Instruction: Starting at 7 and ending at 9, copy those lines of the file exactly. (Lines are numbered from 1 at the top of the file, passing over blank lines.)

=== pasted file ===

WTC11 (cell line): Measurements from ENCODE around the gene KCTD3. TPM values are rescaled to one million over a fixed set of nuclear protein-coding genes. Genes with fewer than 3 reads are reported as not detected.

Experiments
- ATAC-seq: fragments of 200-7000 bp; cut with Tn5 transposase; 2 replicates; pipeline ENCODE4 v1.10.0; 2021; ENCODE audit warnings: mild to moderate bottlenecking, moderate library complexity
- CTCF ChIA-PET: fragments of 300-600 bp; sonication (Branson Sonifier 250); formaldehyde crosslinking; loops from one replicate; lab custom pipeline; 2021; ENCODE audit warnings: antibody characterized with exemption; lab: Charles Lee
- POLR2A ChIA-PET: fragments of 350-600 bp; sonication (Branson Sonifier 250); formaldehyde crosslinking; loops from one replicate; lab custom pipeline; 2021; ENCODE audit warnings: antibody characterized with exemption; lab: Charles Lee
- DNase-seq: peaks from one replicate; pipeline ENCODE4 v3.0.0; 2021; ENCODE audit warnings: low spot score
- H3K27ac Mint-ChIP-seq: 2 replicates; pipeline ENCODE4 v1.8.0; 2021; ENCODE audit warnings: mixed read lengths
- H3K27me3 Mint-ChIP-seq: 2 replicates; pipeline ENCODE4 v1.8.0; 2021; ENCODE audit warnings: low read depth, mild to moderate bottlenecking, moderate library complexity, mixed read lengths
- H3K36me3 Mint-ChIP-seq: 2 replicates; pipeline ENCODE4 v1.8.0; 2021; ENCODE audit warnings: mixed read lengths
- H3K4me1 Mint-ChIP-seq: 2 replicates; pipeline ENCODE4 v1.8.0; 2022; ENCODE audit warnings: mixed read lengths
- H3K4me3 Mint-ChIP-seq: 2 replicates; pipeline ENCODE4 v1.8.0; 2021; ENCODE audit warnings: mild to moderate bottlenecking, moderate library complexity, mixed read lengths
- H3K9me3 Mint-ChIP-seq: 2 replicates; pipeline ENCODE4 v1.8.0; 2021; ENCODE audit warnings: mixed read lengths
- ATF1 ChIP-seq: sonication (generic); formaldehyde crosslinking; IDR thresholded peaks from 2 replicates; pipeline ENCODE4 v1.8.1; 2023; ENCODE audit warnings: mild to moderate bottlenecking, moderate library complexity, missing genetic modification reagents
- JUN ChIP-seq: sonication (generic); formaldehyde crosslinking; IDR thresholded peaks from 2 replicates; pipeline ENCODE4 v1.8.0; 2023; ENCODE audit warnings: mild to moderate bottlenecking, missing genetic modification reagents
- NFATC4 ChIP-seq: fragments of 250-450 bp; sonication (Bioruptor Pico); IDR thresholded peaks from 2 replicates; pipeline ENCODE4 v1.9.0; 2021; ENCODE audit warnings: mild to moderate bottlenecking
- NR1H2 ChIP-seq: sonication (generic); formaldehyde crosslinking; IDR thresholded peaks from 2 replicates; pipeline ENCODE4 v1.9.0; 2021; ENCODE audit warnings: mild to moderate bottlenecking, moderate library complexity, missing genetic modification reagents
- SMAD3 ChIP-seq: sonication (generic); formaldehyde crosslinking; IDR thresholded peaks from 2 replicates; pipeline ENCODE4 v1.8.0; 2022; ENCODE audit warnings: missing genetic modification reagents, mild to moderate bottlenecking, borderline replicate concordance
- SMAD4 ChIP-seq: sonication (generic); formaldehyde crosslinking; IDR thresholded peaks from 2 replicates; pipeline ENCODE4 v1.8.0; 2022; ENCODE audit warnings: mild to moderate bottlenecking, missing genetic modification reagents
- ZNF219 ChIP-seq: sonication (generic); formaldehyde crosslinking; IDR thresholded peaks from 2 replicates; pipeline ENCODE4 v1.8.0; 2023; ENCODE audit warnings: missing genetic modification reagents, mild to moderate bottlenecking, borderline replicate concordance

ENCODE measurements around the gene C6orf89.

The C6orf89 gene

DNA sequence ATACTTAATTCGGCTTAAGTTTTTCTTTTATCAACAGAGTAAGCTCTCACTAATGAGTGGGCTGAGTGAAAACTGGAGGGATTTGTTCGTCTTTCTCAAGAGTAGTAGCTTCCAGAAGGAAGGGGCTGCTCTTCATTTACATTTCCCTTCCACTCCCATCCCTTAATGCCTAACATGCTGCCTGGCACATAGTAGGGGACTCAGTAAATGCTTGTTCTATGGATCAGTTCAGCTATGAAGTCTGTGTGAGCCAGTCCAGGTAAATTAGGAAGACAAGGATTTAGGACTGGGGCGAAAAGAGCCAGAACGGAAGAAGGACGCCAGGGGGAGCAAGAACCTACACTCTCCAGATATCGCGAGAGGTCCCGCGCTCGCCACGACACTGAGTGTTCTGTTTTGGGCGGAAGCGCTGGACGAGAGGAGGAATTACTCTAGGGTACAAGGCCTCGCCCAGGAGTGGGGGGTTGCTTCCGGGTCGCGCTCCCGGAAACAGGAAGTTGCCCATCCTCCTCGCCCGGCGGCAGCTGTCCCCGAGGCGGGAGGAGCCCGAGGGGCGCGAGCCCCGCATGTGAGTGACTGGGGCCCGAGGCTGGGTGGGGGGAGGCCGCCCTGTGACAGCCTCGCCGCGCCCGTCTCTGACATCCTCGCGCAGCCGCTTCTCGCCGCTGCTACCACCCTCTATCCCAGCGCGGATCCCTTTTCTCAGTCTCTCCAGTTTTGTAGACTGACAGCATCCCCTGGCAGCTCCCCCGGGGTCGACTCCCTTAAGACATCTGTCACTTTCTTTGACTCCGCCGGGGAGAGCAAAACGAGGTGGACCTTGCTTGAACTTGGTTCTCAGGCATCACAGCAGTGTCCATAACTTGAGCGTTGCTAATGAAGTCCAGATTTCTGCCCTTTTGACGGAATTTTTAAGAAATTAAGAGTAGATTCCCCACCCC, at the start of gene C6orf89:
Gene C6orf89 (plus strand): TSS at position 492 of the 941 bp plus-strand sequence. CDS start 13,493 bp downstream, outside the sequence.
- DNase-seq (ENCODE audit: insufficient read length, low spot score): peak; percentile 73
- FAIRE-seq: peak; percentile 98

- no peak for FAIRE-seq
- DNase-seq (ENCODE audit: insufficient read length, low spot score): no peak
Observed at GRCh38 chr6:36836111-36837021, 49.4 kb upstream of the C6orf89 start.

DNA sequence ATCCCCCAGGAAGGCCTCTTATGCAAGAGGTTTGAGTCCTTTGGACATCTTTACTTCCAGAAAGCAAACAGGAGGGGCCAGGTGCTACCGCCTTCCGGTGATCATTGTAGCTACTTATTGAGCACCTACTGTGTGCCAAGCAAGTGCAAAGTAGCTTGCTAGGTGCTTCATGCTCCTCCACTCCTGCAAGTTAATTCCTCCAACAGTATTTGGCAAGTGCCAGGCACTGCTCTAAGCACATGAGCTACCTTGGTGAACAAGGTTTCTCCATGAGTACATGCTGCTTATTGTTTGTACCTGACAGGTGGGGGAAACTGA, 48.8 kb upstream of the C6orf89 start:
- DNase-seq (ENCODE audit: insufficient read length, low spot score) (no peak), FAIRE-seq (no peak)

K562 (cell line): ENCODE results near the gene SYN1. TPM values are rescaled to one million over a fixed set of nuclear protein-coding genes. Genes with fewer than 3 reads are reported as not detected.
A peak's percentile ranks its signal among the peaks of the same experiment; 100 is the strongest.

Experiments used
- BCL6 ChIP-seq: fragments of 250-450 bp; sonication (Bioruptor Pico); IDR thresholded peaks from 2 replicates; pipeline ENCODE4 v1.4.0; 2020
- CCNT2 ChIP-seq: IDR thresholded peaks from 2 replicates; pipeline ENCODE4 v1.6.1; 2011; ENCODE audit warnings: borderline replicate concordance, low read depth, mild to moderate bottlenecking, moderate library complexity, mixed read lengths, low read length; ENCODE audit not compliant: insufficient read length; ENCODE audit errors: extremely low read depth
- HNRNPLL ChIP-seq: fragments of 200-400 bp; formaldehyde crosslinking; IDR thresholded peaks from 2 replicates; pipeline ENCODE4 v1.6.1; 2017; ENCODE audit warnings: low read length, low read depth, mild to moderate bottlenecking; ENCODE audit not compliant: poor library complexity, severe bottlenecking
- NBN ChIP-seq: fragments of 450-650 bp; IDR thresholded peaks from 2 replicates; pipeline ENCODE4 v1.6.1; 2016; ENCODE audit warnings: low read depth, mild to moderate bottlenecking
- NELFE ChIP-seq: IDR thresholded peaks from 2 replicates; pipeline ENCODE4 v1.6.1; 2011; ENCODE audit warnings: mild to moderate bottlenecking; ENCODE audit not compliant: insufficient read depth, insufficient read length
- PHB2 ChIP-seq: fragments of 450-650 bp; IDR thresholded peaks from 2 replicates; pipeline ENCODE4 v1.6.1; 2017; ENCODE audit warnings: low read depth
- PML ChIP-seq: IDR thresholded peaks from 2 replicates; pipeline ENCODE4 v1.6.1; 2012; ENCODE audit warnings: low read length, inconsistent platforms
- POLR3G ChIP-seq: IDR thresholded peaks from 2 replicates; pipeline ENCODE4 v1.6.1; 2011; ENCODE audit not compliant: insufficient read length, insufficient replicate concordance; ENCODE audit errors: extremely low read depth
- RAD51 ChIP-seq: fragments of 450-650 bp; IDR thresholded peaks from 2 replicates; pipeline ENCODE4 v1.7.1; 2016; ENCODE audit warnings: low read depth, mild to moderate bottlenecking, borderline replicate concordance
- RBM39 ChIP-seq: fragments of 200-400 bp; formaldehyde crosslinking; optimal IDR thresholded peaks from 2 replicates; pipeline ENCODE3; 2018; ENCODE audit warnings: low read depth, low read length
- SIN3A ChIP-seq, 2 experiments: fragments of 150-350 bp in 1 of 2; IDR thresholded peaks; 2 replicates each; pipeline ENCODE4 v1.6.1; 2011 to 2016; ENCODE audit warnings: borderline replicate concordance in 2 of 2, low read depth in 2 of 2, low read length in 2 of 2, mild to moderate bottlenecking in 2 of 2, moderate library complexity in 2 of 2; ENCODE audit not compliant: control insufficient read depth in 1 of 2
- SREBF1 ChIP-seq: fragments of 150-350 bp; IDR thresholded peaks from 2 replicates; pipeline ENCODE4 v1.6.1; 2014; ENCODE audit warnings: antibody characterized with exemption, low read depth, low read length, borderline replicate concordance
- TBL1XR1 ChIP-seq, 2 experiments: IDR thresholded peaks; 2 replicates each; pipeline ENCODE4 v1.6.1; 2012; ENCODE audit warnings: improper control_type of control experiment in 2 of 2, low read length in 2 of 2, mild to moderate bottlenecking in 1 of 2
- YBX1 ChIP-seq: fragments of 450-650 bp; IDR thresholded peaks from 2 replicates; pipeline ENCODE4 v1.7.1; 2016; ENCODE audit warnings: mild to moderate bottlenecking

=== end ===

- H3K27ac Mint-ChIP-seq: 2 replicates; pipeline ENCODE4 v1.8.0; 2021; ENCODE audit warnings: mixed read lengths
- H3K27me3 Mint-ChIP-seq: 2 replicates; pipeline ENCODE4 v1.8.0; 2021; ENCODE audit warnings: low read depth, mild to moderate bottlenecking, moderate library complexity, mixed read lengths
- H3K36me3 Mint-ChIP-seq: 2 replicates; pipeline ENCODE4 v1.8.0; 2021; ENCODE audit warnings: mixed read lengths